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Florida Circuit Court Coordinates Stryker Hip Lawsuits for Discovery

Stryker hip lawsuits involving the Rejuvenate implant that were filed in Florida state court will now be coordinated for the sole purpose of discovery, Harris Martin reports. On October 3, 2013, Circuit Judge Marina Garcia-Wood issued the order that will consolidate at least 13 products liability claims – in addition to future actions that qualify – so all parties can share in the discovery process.

The lead Stryker Rejuvenate lawsuit was brought by plaintiff Jamie M. Simon, who joins the ranks of hundreds of patients demanding compensatory damages from Stryker for injuries related to the metal-on-metal device.

Discovery process for Stryker hip lawsuits shared in FL court

In civil lawsuits, such as those in Stryker Rejuvenate litigation, the pretrial discovery proceedings enable both the plaintiffs and defendant(s) to gather information in preparation for trial. This process can be lengthy in complex cases regarding pharmaceuticals or defective medical devices such as the Stryker Rejuvenate hip replacement system – a modular prosthesis that was pulled off the market in July 2012.

Throughout the process, each party is able to better assess the strengths and weaknesses of their opponent’s case, which may be used to facilitate later settlement negotiations and ensure both sides have adequate facts and evidence ready for trial. Several methods may be employed to glean knowledge during discovery, such as using depositions in which one party is asked a series of questions under oath that are transcribed by a court reporter. Others include interrogatories that must be answered by the other party, as well as requesting documents to generate physical evidence.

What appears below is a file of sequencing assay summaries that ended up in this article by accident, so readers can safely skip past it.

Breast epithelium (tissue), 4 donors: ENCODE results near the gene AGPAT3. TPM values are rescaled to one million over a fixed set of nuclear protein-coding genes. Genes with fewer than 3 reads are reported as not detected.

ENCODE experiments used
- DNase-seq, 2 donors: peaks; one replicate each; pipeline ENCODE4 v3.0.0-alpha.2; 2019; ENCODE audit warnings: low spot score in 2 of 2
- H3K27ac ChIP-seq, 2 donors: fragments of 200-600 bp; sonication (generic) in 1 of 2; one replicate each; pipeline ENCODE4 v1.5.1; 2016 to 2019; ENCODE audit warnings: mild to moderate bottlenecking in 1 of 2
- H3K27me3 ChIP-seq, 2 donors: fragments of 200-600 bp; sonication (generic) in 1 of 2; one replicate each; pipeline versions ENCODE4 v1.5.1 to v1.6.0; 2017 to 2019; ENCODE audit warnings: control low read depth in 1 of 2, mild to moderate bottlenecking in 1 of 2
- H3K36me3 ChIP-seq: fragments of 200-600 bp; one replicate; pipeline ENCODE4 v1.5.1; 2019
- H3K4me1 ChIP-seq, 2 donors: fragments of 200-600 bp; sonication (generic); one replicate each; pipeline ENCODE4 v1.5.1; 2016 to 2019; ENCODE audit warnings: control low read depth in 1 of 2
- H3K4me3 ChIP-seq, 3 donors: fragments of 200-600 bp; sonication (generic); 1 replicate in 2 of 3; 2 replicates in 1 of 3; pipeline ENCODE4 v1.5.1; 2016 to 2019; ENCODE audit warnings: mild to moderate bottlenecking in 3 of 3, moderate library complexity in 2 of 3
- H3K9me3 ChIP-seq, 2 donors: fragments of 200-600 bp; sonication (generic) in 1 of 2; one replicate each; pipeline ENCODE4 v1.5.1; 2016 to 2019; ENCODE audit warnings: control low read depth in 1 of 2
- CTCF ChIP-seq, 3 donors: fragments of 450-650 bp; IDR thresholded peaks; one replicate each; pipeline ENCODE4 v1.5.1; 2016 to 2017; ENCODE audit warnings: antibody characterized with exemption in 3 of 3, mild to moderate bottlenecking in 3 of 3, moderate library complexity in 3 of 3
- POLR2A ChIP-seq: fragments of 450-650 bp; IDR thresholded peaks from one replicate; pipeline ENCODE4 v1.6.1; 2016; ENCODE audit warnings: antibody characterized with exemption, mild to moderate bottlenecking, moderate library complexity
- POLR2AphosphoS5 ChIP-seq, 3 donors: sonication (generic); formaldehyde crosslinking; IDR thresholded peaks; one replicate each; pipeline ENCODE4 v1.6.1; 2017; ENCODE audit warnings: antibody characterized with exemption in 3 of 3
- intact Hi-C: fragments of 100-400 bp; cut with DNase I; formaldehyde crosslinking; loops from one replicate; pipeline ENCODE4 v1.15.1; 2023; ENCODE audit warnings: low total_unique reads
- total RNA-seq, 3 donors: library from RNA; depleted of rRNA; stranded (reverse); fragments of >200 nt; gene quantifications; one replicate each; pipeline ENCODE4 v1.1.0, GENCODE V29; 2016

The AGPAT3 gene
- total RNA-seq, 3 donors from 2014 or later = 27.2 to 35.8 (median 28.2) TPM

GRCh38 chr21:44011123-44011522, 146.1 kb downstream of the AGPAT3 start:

13 cases consolidated, more Rejuvenate claims expected

Judge Garcia-Wood determined that pretrial centralization for discovery proceedings was appropriate for the following reasons:

  • There were numerous cases currently pending in the Florida Circuit court system relating to a product commonly referred to as a Rejuvenate Total Hip System
  • The court anticipates additional lawsuits relating to this product will be filed
  • Coordination for discovery pursuant to Rule 1.270(a) and Administrative Order 2011-32-Civ is suitable

Stryker recalls Rejuvenate and ABG II systems in 2012

In 2012, Stryker Orthopedics instituted a global recall on its Rejuvenate and ABG II modular-neck stems and halted international distribution of the implants due to the products’ risk of injury to the patient. Post-marketing data and hundreds of adverse event reports indicated the modular systems could fret and corrode, shedding toxic metal particles and causing pain, adverse local tissue reaction and other complications, according to Stryker.

Some of the more serious complications associated with the Rejuvenate implant include:

  • Severe inflammation in the joint area
  • Chronic pain
  • Reduced mobility
  • Bone loss or death
  • Metallosis – or blood metal poisoning

Injured patients seek legal recourse, file Rejuvenate hip lawsuit

Unfortunately for many patients who were recipients of the ABG II or Rejuvenate device, such complications required a more invasive hip revision surgery to remove the product and replace it with another artificial hip. As a result of these design defects, hundreds of patients are now suing Stryker based on the following claims, among others:

  • Failure to warn of hip complications
  • Deceptive marketing
  • Insufficient pre-market testing
  • Defects in manufacturing and design

Federal cases centralized as multidistrict litigation

In addition to litigation filed in state courts, thousands of Stryker hip lawsuits have also been brought in the federal court system, prompting the creation of multidistrict litigation (MDL) in June, 2013. Stryker Rejuvenate cases coordinated in the MDL are being presided over by Judge Donovan W. Frank for the District of Minnesota.